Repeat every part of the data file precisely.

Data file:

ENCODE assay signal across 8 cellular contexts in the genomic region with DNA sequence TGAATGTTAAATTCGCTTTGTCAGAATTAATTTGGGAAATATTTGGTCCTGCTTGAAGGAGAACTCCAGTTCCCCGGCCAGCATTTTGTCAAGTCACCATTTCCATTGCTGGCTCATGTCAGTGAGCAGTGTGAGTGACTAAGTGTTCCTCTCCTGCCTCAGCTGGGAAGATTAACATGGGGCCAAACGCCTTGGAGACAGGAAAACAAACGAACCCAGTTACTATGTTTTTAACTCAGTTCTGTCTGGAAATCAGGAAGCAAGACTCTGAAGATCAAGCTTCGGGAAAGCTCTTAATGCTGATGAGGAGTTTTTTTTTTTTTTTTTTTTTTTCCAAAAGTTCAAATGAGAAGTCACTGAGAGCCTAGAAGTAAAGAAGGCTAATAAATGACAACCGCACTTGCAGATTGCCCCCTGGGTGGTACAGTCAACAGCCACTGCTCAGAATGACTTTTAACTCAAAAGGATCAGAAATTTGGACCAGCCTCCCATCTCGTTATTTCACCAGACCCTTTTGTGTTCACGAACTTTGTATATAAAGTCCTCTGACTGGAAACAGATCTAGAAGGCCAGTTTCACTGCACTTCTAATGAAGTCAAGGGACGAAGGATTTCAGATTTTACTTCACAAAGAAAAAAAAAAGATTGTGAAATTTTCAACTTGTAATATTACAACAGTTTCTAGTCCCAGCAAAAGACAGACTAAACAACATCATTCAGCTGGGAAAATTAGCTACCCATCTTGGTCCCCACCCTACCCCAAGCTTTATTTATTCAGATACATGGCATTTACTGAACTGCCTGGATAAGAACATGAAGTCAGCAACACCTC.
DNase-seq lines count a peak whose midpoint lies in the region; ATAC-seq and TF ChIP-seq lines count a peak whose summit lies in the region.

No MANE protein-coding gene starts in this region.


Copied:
ENCODE assay signal across 8 cellular contexts in the genomic region with DNA sequence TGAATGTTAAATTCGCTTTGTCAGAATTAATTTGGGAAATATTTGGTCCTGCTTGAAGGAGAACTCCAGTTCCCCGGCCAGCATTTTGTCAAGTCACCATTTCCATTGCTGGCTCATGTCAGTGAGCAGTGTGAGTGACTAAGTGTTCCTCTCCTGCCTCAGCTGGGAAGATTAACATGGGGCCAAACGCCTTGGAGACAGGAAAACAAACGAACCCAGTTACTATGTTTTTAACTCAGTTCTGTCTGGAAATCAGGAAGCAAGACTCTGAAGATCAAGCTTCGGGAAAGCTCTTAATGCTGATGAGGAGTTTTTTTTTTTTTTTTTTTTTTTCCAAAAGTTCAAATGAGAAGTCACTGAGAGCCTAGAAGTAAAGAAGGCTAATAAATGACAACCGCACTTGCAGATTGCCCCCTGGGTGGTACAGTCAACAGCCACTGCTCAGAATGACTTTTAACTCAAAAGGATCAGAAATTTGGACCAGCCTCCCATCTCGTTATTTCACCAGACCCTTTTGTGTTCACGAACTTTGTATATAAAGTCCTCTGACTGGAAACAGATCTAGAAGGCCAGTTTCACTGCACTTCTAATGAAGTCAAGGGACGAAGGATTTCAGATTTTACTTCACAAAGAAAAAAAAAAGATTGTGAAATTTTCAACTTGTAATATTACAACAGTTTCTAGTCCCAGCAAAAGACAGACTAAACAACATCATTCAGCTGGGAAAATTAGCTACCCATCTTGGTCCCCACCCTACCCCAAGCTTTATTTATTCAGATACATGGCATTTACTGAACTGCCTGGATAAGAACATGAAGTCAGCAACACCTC.
DNase-seq lines count a peak whose midpoint lies in the region; ATAC-seq and TF ChIP-seq lines count a peak whose summit lies in the region.

No MANE protein-coding gene starts in this region.